At 6-foot-3, 240 pounds, the three-star defensive end out of Dadeville (Ala.) High brings a unique skill-set to the class, one that allows him to play defensive end, linebacker, tight end and wide receiver for one of Class 4A's top programs.
With another year of high school football yet to be played, Jennings has the chance to crack the top 10 in the state rankings and challenge for a fourth star rating before it's all said and done. Why does he have that chance? BamaMag took an in-depth look at his tape and recalled an in-person evaluation from Dadeville's playoff upset of Alabama signee Ronnie Clark and Calera (Ala.) High, in which we were able to take in live.
Jennings has a big frame, but plays more athletic than it suggests despite carrying 240-plus pounds for most of the season. He is rangy and really flashes in sealing the edge or pursuing ball carriers from the back-side on defense like a true weakside defensive end would do. At the point of attack, it's a bit of a game of hit and miss, but when he connects, his initial strength and length enables him to attain an immediate advantage against a blocker and when his quickness is factored in, he'll win more than he loses.
Once Jennings reaches the ball carrier, often at or behind the line of scrimmage, he uses his power and athleticism to become a ferocious finisher. It also happens in space, perhaps most impressively, as his pursuit is second to none among defensive linemen in Alabama. His motor is good enough to sustain his prowess for most of the game, despite playing a lot on offense and actually being a featured pass-catcher with better moves and speed than one would think at 6-3, 240.
With the athleticism, endurance, length and power boxes all checked, it is still his versatility that stands out most. Jennings can play a true outside linebacker position and flourish as a cover-guy or come off the edge with speed and quickness from the second-level. He's not quite as polished as 2014 Alabama signee Keith Holcombe, but he has a similar frame and is nearly as versatile and rangy as the Crimson Tide legacy with one year of improvement remaining. Depending on how he handles his body as a senior, Jennings absolutely has a shot to take his game to the next level in a hurry.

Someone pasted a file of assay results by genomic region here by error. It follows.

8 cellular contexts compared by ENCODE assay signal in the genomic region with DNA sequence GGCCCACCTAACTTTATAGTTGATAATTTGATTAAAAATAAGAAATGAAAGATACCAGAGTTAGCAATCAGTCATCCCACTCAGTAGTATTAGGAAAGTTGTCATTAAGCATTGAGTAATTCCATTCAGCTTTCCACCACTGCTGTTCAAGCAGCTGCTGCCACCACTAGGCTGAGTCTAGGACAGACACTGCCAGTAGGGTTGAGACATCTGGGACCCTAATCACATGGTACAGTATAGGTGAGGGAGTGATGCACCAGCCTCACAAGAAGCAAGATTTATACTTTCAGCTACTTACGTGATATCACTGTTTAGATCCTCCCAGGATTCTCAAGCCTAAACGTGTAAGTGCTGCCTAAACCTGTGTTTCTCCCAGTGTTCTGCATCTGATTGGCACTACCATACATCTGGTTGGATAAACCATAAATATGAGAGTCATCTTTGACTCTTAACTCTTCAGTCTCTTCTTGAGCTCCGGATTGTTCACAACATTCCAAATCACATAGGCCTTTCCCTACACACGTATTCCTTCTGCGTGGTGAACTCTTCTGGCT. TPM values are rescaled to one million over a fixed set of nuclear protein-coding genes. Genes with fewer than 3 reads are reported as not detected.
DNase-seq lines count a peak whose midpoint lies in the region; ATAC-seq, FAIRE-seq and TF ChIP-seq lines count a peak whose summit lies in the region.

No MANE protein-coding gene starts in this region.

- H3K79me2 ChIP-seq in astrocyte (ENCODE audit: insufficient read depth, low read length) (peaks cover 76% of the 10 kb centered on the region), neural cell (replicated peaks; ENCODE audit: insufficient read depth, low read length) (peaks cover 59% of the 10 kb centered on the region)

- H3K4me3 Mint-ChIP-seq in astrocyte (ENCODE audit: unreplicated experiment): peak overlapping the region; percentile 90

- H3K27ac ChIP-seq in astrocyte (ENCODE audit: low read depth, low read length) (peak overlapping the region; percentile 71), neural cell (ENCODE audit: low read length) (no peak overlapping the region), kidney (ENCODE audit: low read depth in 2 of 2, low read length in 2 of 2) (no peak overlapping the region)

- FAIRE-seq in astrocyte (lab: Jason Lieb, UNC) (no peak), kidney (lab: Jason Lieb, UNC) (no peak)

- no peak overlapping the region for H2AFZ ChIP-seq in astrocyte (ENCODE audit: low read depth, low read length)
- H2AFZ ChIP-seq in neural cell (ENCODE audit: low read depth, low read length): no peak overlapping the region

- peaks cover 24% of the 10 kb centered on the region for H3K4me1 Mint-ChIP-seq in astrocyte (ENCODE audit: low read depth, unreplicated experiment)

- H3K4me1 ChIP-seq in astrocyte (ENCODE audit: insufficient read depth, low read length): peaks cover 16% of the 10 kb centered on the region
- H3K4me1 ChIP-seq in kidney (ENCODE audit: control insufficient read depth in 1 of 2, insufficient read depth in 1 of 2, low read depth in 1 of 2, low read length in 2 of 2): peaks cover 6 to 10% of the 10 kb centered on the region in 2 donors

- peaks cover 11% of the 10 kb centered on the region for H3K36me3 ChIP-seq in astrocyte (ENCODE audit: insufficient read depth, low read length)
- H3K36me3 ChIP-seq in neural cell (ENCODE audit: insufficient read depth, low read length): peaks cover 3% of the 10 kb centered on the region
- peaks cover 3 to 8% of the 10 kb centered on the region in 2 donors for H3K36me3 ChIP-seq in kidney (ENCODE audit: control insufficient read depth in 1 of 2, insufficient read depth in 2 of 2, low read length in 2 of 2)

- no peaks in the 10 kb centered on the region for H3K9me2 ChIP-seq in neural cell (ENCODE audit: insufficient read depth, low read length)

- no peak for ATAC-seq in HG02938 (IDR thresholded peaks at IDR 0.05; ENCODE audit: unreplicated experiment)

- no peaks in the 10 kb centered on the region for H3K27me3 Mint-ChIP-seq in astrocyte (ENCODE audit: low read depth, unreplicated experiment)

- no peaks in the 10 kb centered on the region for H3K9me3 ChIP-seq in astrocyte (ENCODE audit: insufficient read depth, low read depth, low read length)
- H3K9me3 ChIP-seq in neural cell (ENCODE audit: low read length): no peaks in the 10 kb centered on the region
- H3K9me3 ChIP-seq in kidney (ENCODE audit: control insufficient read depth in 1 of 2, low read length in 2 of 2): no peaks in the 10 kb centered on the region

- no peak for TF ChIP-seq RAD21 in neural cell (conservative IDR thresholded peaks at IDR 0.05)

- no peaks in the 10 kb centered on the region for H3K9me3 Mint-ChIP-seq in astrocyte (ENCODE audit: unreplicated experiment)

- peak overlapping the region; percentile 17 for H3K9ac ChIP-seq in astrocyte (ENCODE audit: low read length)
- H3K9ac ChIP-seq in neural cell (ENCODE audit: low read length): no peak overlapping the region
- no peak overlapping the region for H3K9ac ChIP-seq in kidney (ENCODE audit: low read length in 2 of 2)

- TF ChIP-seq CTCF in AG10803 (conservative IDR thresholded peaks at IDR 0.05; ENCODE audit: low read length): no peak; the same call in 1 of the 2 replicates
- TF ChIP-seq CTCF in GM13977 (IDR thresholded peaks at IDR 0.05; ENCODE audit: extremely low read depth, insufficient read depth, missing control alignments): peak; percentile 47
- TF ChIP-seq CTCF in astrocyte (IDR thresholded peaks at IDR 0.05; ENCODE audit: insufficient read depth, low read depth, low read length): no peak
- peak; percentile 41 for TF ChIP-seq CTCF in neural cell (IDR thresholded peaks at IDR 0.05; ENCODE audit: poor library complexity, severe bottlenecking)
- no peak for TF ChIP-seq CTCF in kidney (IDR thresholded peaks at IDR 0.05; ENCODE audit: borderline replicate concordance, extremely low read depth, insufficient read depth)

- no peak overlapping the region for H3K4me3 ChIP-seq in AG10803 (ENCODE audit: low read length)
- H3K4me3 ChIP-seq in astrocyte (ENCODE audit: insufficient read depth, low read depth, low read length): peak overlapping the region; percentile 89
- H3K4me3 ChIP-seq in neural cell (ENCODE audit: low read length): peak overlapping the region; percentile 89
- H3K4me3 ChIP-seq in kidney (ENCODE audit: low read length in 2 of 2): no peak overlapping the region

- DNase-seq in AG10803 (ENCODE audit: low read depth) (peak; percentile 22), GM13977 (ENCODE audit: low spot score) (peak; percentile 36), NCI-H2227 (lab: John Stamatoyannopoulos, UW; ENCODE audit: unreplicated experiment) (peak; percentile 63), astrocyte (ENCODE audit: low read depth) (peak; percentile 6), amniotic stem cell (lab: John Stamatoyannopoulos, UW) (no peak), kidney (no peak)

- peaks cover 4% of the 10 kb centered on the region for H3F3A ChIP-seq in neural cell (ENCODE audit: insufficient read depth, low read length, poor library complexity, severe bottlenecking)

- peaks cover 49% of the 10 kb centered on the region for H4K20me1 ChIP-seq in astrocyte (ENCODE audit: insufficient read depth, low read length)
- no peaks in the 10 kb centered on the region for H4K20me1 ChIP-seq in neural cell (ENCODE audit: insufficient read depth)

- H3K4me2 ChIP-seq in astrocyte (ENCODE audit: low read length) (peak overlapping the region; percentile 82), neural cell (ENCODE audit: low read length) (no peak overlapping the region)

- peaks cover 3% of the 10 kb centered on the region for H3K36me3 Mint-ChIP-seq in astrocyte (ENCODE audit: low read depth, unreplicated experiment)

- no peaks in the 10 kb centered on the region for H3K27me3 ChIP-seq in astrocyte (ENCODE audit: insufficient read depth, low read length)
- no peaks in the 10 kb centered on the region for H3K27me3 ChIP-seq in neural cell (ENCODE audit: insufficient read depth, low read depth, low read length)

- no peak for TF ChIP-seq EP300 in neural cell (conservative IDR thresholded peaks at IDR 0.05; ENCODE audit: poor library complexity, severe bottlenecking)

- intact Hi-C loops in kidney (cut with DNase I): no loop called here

Still Needs Work
Where most boxes are checked, including some very important ones, there should be an asterisk next to some others. For example, strength. Jennings is good at the point of attack in short spaces, meaning he can deliver a blow and use the newfound space to get by his blocker, but cannot sustain it just yet. This means if an offensive linemen gets his hands on the junior, he has a hard time making an impact on said play.
One contributing factor for why he flashes more than dominates a game is not only his long-term strength, but his pad level. Jennings is used to playing in space a bit more, so he has a tendency to get vertical out of his stance, though his athleticism, initial power and length enables him to still win more battles than not. At the SEC level, he'll need to sure that up if he's to be a true linemen, though it may not be the case, which we'll get to later on.
Finally, among the great attributes the three-star shows, he's still very raw. The unpolished prospect has plenty to learn in his technique, not just pad-level and long-term strength. He must improve his pass-rushing skill set, developing go-to moves and counters off of those same moves, to win battles off of the edge against long and athletic tackles. When Jennings is in space, his lack of technique doesn't affect him as much, because the occupiers are smaller players and he usually has enough speed and agility to get by them in pursuit anyway.
This is the fun part. Jennings could legitimately play several positions at the SEC level if he honed in on one for the time being. He could be a vertical threat as a tight end, as he's a solid blocker already, with great hands and above-average run after the catch skill. He could add weight and likely become a very good 5-technique defensive end, meaning he'd play on the line in a 3-4 scheme, like in Alabama's base defense, with his length and strength. Or, Jennings could add some weight and focus on maintaining his versatility and play an outside linebacker spot in the 3-4 look, possibly the SAM or JACK linebacker spots within the Crimson Tide defense, enabling him to rush the passer, play the run from the second level and drop back in pass coverage at times.
The outside ‘backer spot is the early favorite for Jennings, in my opinion. If he can simply add 10-to-15 pounds over the next year and a half or so, before getting on campus and competing at Alabama, it could benefit him greatly to play an outside linebacker spot. It would take him some time to adjust to the college and specifically SEC level, but both JACK and SAM linebacker positions are among Alabama's deepest on the current and immediate future rosters. Jennings would have the time to truly develop on and off the field before being asked to contribute consistently, and could be a terror at that time.
Years from now, should Jennings hold his ranking as a top 50 defensive end and a three-star talent, many may say that the in-state standout was the steal of Alabama's class of 2015.
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